379 F2d 483 United States v. Miller
379 F.2d 483
UNITED STATES of America, Plaintiff-Appellee,
Richard MILLER, Defendant-Appellant.
UNITED STATES of America, Plaintiff-Appellee,
Fenton Leon BASH and Samuel Woods, Defendants-Appellants.
Nos. 15934, 15935.
United States Court of Appeals Seventh Circuit.
June 9, 1967, Rehearing Denied July 21, 1967, en banc.
Max Cohen, Robert R. Garrett, Gary, Ind., for appellant.
Philip Wilens, Dept. of Justice, Washington, D.C., Alfred W. Moellering, U.S. Atty., Fort Wayne, Ind., for appellee, Robert M. Ornstein, Atty., Dept. of Justice, of counsel.
Before SCHNACKENBERG, KNOCH and CUMMINGS, Circuit Judges.
CUMMINGS, Circuit Judge.
These companion cases were tried ten days apart by the same District Judge, with the same counsel representing the three defendants. Both cases involve the construction of 18 U.S.C. 1952, which was added to the Criminal Code in 1961 as a part of the Attorney General's program to combat gambling, narcotics, prostitution, liquor and other offenses.
The common question in these cases is whether Section 1952 requires an intent to violate federal law by using any facility in interstate commerce. The District Court held that no such intent was required, and we agree.
In the first of the two cases, Richard Miller operated the Miller Recreation Parlor in Gary, Indiana. His premises consisted of a poolroom, barber and tobacco shop. Miller operated a baseball gambling pool there. The pool was concededly illegal under Indiana law. His patrons purchased baseball tickets. Game scores were obtained from a Western Union tickertape and posted on a blackboard. Miller would use the tickertape to determine baseball pool winners on days when the games were all completed in the afternoon. As part of his duties, Miller's porter would post scores from the tickertape on the blackboard. The baseball information contained on the Western Union tickertape was transmitted from Chicago to Gary, Indiana. Miller paid federal wagering taxes. Because of his admissions that the tickertape was used on occasion to determine payoffs, he does not question the sufficiency of the evidence to show his guilt.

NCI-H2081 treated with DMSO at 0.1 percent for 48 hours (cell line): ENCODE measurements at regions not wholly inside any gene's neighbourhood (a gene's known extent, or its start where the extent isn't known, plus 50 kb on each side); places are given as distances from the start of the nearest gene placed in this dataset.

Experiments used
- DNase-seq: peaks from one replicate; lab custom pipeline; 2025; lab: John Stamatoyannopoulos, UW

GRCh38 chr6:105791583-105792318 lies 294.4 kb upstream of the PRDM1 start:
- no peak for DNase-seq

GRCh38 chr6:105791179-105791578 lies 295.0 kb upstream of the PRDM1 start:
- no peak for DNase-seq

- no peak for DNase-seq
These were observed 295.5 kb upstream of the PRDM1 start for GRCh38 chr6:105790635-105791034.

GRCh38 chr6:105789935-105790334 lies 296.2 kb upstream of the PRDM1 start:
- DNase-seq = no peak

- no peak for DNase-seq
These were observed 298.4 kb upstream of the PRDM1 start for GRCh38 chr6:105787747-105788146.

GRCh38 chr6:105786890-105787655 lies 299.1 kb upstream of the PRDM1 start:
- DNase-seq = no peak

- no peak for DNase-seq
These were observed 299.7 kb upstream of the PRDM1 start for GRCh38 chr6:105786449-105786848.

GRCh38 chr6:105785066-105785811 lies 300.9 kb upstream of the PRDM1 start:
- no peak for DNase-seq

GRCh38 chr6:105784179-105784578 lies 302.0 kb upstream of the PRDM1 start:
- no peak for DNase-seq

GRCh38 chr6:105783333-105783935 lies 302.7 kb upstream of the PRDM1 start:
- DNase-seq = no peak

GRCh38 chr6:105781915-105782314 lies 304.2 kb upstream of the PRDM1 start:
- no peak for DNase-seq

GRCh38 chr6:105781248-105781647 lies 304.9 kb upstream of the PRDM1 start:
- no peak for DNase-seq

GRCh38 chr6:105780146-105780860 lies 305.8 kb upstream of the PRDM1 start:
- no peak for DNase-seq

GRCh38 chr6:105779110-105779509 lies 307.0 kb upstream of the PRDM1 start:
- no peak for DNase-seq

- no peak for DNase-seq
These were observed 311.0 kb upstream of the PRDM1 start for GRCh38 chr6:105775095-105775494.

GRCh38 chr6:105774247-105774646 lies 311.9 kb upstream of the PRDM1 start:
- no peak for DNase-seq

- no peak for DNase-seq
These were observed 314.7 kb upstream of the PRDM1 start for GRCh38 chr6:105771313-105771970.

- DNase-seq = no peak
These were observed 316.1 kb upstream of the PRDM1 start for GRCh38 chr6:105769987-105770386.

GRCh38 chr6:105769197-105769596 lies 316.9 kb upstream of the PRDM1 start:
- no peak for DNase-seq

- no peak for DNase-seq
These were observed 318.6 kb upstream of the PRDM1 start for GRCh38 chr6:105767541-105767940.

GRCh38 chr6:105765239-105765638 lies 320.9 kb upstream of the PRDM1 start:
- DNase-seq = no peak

In the second case, defendants Fenton Bash and Samuel Woods contend that there was no substantial evidence to show their guilt. This point was raised by their motion for a new trial. In denying that motion, the District Court ruled that there was 'ample evidence * * * before the jury concerning defendants' carrying on of an unlawful gambling enterprise and the use of the wire tickertape facility which defendants had installed to promote and facilitate the carrying on of gambling activity they knew to be unlawful by the posting of scores from the machine to a blackboard on the premises' (258 F.Supp. at pp. 812-813).
In the case involving Bash and Woods, the evidence showed that Bash owned and Woods operated the Club Poolroom (also known as the Club Lunch) in Gary, Indiana. As in the Miller case, a baseball pool was operated on the premises in known violation of Indiana law. The customers used the Western Union tickertape there to post baseball scores on blackboards. Ralph ('Rum') Weinert also posted the tickertape results on the blackboards. Defendants' clerk Joseph Ortman slipped Weinert money 'to get something to eat' in return for Weinert's casual work behind the cigar counter. As in the Miller case, the information transmitted by the Western Union tickertape originated in Chicago, and the federal wagering taxes were paid. Bash told an FBI agent that he used this machine 'as a convenience in computing the endof-game scores'. Woods made similar admissions.